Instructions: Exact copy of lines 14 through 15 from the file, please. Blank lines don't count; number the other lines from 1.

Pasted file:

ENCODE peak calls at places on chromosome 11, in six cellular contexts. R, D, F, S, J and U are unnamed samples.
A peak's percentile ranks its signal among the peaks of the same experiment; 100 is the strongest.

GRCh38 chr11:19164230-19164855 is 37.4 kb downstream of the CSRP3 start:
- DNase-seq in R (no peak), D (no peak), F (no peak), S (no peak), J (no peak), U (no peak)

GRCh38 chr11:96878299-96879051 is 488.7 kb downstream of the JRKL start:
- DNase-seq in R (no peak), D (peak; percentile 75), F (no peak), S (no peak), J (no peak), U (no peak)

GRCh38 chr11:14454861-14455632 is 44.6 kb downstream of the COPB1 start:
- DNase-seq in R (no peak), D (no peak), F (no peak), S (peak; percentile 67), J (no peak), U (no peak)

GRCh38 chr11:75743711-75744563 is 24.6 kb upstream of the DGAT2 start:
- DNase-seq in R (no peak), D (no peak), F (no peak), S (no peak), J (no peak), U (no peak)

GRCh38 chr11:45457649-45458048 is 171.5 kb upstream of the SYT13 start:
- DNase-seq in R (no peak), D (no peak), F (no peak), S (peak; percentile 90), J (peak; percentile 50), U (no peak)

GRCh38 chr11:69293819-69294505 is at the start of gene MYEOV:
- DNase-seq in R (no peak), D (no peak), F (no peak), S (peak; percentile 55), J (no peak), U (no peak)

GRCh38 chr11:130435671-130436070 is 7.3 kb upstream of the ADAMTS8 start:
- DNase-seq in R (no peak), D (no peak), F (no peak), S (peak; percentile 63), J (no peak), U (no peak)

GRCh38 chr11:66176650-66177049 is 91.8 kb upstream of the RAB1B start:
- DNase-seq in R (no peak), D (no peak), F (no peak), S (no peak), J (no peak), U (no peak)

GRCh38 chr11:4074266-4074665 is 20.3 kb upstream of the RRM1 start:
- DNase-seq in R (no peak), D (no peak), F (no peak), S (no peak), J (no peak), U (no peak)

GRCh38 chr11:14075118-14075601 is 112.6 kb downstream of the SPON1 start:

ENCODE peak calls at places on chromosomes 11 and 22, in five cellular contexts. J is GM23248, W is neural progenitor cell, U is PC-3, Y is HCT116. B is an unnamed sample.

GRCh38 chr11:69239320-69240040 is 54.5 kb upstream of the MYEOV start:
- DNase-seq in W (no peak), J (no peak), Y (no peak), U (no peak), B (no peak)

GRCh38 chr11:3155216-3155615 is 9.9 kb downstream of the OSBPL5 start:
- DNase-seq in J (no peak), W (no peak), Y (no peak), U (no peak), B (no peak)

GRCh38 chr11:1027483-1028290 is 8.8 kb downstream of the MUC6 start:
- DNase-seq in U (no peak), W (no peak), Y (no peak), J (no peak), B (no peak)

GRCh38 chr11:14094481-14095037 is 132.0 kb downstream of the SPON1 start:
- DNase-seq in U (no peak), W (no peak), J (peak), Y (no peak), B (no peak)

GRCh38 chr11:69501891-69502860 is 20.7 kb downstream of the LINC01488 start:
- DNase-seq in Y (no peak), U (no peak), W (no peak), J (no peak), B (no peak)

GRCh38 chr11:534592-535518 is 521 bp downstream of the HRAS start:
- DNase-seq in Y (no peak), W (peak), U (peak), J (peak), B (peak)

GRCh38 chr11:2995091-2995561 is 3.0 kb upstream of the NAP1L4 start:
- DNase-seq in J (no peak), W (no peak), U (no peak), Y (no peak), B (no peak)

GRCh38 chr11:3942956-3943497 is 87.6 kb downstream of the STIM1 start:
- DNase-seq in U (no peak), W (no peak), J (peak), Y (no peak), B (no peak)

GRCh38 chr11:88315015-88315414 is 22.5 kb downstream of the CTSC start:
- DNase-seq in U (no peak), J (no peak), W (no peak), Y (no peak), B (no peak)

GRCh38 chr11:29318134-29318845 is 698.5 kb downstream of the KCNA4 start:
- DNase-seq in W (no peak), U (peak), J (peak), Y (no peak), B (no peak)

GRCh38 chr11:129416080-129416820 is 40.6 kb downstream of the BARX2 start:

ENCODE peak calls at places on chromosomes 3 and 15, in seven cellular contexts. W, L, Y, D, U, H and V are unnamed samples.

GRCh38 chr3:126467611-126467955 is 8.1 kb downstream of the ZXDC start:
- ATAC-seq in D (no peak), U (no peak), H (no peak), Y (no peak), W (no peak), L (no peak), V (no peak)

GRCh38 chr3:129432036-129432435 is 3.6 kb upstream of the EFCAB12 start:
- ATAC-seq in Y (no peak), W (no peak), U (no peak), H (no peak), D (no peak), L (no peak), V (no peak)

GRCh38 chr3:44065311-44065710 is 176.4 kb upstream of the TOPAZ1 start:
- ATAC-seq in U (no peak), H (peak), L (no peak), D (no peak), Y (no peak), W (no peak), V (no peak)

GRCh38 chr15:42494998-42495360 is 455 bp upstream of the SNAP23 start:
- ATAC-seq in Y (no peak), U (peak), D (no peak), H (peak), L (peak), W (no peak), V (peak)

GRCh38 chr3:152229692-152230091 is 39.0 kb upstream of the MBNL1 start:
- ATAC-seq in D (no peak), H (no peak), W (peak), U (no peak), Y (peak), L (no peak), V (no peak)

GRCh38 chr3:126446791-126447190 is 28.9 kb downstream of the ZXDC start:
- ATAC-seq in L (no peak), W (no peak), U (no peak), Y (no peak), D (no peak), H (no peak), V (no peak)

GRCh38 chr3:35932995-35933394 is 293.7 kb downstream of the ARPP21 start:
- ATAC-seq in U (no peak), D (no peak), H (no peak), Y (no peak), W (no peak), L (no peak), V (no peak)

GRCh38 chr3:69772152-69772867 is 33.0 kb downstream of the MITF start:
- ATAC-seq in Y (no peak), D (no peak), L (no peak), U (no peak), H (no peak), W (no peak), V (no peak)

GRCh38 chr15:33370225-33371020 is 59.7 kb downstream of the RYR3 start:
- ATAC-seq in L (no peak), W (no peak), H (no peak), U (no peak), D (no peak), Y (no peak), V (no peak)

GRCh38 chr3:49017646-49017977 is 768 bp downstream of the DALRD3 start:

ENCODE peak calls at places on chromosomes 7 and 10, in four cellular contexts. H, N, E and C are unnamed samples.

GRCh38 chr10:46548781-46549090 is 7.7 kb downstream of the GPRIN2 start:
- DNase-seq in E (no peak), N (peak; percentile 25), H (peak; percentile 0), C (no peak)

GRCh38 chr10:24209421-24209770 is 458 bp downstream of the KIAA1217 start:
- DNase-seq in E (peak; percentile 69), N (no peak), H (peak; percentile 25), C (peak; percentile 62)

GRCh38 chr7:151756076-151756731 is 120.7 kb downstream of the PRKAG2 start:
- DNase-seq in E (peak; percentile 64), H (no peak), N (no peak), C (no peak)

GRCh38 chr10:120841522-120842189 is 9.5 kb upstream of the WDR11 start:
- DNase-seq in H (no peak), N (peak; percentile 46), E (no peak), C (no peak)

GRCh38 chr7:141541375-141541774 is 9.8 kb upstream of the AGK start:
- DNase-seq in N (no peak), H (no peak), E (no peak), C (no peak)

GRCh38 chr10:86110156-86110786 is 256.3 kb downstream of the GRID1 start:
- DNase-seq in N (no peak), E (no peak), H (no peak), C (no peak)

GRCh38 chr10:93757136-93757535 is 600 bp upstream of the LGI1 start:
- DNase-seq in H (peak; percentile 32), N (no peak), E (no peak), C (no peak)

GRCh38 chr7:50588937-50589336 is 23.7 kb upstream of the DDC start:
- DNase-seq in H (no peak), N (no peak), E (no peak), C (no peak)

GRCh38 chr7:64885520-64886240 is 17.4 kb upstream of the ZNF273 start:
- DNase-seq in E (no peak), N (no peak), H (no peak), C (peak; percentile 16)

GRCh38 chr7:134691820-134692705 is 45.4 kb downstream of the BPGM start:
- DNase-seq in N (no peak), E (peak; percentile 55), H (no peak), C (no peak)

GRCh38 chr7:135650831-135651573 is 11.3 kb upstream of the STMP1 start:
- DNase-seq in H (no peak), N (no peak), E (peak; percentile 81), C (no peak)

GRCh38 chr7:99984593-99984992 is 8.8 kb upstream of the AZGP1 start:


- DNase-seq in R (no peak), D (no peak), F (no peak), S (peak; percentile 55), J (no peak), U (no peak)

GRCh38 chr11:130435671-130436070 is 7.3 kb upstream of the ADAMTS8 start: